Notes:

b Gk: Heb Like one who takes off a garment on a cold day, like vinegar on lye

c Gk Syr Tg: Heb lacks Like a moth … human heart

a Meaning of Heb uncertain

Text Commentary view alone

25.1–29.27 : Another sayings collection.

25.1 ::

Officials of King Hezekiah are scribes of this famous king of Judah in the late eighth to early seventh century BCE; copied probably refers to the editing and arranging of sayings. 2–3: Like God, the king questions but cannot be questioned.

4–5 :

For the metaphor of refining metals, see also 27.21–22 .

6–7 :

See Sir 7.4; 13.10 .

7c–10 :

A caution against rash accusations. Shame, See 5.14n.

11 :

A goal of the sages: right and timely expressions (cf. 15.23 ).

15b :

A “fitly spoken” paradox (cf. 15.4; Sir 28.17–18 ).

18 :

See 19.5n.

21–22 :

Coals of fire, in an Egyptian ritual perhaps known to the biblical sages, submitting to coals on the head demonstrated contrition. The sense here seems to be that undeserved kindness awakens the remorse and hence conversion of the enemies; cf. 24.17–18 .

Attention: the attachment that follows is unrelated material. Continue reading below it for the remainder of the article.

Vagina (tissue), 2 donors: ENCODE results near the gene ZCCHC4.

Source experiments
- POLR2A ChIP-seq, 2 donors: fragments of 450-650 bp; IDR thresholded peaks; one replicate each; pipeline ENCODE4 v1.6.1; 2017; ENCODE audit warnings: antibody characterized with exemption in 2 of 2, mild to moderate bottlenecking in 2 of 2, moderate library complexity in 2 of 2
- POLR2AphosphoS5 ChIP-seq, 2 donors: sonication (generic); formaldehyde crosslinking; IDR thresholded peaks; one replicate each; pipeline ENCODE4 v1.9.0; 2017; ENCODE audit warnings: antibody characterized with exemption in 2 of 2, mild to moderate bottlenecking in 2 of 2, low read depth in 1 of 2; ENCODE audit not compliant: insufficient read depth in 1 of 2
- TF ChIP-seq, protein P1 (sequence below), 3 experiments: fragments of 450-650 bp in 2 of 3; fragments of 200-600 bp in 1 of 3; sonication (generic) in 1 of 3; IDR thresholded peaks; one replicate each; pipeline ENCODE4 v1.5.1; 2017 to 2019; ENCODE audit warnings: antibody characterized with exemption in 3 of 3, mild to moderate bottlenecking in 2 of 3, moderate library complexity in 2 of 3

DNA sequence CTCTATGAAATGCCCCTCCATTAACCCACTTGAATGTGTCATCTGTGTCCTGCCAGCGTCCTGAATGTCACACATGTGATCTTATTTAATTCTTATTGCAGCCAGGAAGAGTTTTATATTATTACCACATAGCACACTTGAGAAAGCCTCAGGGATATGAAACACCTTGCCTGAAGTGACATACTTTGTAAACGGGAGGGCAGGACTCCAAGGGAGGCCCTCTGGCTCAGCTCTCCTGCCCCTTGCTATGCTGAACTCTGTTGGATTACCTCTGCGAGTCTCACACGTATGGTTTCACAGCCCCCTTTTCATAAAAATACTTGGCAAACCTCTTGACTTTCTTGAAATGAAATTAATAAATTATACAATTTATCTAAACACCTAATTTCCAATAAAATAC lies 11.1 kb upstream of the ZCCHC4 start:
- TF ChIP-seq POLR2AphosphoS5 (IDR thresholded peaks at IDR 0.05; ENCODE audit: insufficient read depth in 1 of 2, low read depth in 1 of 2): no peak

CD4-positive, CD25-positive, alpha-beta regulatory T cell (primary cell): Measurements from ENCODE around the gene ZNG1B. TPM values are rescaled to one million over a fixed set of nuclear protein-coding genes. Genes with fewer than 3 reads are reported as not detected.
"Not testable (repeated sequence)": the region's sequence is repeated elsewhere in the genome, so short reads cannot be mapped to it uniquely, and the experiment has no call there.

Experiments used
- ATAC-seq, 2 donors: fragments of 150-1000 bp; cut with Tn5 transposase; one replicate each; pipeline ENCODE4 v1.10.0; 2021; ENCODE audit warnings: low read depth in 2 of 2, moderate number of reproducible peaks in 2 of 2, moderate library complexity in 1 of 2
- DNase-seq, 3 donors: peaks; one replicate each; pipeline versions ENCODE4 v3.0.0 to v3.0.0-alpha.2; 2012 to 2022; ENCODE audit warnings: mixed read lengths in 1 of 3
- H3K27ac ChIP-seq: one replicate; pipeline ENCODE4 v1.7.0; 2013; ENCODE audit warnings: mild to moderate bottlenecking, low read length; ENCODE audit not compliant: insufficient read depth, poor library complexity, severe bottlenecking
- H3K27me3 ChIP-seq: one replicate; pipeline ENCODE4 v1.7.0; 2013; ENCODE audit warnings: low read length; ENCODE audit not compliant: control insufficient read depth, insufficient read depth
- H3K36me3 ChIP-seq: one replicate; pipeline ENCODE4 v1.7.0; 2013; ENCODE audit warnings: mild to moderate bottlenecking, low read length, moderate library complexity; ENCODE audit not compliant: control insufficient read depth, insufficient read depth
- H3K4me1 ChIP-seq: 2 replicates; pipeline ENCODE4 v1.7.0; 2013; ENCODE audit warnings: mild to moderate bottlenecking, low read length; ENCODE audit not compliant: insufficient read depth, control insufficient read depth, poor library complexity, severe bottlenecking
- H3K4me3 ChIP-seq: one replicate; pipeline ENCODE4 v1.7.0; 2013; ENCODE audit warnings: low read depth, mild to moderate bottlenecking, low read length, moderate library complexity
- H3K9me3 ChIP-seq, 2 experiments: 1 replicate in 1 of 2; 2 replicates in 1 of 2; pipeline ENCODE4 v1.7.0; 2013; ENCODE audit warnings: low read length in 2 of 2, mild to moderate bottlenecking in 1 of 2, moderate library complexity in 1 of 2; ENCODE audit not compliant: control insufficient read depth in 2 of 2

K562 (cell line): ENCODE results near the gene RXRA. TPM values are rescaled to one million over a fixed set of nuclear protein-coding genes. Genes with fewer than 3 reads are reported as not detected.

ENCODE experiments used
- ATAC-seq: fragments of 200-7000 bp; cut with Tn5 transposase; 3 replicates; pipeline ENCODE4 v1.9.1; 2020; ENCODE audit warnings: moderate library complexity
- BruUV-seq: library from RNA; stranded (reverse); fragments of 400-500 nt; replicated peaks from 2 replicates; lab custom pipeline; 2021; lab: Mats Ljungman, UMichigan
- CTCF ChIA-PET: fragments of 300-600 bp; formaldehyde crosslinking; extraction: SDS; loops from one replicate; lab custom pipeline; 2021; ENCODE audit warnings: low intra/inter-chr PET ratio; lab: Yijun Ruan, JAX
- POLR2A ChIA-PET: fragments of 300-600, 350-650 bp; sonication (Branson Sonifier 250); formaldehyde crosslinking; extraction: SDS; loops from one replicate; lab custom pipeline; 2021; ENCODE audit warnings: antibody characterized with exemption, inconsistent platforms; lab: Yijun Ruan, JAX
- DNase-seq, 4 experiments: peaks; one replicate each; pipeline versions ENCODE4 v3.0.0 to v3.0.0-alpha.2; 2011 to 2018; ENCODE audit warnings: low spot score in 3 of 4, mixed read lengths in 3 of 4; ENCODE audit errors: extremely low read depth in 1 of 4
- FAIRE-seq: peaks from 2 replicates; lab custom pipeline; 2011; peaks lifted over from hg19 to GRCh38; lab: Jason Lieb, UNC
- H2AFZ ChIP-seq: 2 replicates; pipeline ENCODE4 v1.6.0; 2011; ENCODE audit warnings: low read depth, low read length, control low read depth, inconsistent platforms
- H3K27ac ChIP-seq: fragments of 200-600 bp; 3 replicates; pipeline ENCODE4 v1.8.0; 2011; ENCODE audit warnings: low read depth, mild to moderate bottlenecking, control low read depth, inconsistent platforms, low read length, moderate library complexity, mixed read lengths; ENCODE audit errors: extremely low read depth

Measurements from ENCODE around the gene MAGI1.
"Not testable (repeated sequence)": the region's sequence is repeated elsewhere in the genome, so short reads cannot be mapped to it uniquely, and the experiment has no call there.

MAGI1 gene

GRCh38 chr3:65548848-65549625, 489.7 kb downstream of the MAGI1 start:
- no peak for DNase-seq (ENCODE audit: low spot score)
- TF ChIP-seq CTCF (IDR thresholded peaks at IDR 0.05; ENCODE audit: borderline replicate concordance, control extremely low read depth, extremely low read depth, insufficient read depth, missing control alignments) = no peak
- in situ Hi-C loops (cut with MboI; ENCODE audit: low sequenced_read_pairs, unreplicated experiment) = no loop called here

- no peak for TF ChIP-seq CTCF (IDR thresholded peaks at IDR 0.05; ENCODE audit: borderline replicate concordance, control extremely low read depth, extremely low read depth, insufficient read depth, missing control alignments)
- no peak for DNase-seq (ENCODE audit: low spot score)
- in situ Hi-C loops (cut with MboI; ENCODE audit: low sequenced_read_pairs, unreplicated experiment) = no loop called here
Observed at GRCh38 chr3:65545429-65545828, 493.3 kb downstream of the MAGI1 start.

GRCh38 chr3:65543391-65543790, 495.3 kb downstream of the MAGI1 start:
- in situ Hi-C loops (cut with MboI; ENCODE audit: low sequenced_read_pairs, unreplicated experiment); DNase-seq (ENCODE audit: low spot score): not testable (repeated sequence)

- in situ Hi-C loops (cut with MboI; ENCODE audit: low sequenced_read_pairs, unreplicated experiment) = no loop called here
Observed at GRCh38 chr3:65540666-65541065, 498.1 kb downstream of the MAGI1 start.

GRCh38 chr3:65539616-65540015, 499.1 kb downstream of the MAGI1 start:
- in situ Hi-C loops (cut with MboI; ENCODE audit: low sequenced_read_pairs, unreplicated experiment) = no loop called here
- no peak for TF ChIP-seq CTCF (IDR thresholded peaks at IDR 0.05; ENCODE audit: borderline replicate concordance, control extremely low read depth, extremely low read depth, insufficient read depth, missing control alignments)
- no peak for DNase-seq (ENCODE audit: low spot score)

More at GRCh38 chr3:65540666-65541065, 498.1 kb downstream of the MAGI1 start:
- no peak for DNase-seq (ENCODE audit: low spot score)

24 :

See 21.9.

26 :

Muddied spring, the comparison is to livestock trampling and otherwise fouling the clear water.

26.1–12 : Concerning fools and their folly.

4–5 :

Juxtaposing the two sayings provokes reflection on their competing claims. Depending on the circumstances, one might interpret according to their folly to mean “in fools’ terms” (v. 4 ) or “as fools deserve” (v. 5 ).

7 :

A fool is by definition unable to benefit from a proverb.

8 :

The sling is used to hurl objects; to fasten a stone defeats the purpose.

9 :

The expression may indicate uselessness (cf. vv. 7–8 ), or the use of a proverb in a hurtful way.

13–16 :

The lazy person.

13 :

A ridiculous excuse; a lion is not likely to appear in the city streets and squares (cf. 22.13 ).

15 :

See 19.24n.

17–28 :

A loose collection on the consequences of various forms of antisocial speech and behavior.

22 :

See 18.8n.

27 :

A kind of “poetic justice” (cf. Ps 7.15; Eccl 10.8; Sir 27.25–27 ).

27.4 :

Who is able? A rhetorical question, implying the answer, “no one” (cf. 18.14 ).

6 :